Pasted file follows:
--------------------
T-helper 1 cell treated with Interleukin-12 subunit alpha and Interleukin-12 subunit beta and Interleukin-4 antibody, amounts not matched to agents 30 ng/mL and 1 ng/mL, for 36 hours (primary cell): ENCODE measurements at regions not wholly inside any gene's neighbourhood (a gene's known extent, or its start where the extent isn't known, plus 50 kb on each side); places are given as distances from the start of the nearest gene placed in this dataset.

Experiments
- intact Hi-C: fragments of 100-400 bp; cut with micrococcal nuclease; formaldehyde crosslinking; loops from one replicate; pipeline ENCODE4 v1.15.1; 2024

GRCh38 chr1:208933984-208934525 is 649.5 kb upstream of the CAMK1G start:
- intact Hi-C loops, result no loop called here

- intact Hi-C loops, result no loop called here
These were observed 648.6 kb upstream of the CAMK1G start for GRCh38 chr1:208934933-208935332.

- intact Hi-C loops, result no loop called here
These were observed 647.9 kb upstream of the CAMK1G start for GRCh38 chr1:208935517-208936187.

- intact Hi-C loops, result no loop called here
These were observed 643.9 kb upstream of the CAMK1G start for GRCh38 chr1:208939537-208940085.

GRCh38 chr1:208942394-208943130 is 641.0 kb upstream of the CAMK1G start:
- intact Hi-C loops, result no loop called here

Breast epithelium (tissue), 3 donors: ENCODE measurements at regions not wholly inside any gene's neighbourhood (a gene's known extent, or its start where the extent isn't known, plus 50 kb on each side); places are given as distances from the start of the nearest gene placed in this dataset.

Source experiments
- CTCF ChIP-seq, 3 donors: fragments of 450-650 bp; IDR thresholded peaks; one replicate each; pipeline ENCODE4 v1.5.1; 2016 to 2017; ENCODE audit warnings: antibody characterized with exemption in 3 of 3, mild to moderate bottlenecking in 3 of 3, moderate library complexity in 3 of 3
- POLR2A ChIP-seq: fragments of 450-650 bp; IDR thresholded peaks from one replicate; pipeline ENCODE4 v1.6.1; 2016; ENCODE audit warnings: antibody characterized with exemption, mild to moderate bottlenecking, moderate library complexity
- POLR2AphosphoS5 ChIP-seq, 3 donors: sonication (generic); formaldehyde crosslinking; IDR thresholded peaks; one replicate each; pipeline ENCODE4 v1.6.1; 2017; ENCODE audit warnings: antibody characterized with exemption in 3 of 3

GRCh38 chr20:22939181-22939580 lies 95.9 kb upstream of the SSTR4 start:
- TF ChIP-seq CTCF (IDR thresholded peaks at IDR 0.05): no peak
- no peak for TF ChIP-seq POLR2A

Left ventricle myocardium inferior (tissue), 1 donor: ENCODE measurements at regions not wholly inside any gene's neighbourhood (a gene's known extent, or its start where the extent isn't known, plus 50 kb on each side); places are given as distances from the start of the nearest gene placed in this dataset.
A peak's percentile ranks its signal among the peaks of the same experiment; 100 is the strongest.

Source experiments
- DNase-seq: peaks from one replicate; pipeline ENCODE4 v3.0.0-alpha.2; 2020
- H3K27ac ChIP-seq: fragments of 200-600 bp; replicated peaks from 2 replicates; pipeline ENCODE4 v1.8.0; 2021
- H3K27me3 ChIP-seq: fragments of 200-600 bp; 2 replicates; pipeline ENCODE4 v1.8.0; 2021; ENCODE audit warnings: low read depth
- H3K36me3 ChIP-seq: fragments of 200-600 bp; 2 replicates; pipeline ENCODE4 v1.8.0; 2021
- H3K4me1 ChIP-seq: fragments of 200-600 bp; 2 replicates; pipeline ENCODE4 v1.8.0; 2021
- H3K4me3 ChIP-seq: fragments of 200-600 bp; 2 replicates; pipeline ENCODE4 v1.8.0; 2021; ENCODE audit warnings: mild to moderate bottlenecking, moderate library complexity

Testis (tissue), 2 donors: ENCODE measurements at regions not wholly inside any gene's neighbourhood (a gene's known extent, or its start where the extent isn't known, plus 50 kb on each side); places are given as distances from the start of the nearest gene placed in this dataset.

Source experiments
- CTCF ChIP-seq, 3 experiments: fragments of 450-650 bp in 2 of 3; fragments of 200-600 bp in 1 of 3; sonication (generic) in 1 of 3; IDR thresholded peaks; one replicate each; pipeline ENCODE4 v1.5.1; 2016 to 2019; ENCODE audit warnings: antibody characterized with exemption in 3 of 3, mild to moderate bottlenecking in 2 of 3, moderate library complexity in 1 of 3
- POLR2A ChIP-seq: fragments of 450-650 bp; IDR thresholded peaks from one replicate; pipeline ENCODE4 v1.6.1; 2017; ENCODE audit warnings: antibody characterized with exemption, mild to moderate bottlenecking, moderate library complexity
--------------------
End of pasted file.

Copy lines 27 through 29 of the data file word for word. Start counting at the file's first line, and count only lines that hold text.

- H3K27me3 ChIP-seq: fragments of 200-600 bp; 2 replicates; pipeline ENCODE4 v1.8.0; 2021; ENCODE audit warnings: low read depth
- H3K36me3 ChIP-seq: fragments of 200-600 bp; 2 replicates; pipeline ENCODE4 v1.8.0; 2021
- H3K4me1 ChIP-seq: fragments of 200-600 bp; 2 replicates; pipeline ENCODE4 v1.8.0; 2021